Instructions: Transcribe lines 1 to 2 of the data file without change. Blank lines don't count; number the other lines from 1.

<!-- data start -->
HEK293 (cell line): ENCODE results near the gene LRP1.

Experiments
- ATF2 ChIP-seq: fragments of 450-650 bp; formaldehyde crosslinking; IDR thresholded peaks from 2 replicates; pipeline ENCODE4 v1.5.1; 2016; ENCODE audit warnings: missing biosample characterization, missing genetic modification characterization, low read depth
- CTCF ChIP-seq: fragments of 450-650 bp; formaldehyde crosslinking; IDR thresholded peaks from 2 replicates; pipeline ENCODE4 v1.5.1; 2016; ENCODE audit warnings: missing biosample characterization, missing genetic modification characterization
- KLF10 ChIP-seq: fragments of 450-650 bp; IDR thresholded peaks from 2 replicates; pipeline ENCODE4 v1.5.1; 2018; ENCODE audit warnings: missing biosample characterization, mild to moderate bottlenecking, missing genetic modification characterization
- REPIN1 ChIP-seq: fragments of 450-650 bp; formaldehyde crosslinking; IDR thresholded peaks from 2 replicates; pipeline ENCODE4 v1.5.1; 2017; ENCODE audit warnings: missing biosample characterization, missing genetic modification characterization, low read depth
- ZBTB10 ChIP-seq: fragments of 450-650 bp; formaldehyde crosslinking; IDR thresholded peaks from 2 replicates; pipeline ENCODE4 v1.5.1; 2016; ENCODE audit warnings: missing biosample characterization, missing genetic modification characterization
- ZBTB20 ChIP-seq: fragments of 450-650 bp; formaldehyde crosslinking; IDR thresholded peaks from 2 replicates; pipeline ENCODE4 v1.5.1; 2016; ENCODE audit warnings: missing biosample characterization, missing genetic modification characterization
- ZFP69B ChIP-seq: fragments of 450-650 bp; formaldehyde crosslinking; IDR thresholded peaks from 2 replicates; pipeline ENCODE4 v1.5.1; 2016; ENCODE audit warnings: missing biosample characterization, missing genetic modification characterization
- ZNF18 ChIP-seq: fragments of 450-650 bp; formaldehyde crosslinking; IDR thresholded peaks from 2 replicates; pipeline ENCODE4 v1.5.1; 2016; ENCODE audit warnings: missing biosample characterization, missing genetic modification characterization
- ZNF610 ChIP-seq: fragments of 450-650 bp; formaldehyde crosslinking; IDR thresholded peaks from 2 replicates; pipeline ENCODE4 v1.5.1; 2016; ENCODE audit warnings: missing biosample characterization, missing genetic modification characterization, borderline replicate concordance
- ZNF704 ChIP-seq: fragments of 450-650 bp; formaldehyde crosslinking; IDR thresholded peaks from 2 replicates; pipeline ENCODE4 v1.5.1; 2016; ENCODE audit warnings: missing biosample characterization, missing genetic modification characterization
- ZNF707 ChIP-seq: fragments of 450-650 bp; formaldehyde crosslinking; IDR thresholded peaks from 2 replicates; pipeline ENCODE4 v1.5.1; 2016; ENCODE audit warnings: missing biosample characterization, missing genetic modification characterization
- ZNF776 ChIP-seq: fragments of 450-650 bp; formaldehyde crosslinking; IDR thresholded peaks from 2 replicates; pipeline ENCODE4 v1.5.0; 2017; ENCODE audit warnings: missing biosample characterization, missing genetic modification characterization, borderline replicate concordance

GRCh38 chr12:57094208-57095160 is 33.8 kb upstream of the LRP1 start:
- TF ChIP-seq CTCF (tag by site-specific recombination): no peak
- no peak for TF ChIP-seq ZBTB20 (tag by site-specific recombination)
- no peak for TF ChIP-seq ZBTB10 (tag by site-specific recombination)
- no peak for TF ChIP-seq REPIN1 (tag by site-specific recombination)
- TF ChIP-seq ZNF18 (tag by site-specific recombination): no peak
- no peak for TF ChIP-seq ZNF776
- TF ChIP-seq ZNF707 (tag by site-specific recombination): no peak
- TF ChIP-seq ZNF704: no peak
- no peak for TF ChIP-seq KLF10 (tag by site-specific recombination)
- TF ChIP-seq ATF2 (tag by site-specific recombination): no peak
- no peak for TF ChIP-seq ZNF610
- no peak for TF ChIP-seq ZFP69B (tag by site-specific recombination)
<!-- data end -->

HEK293 (cell line): ENCODE results near the gene LRP1.

Experiments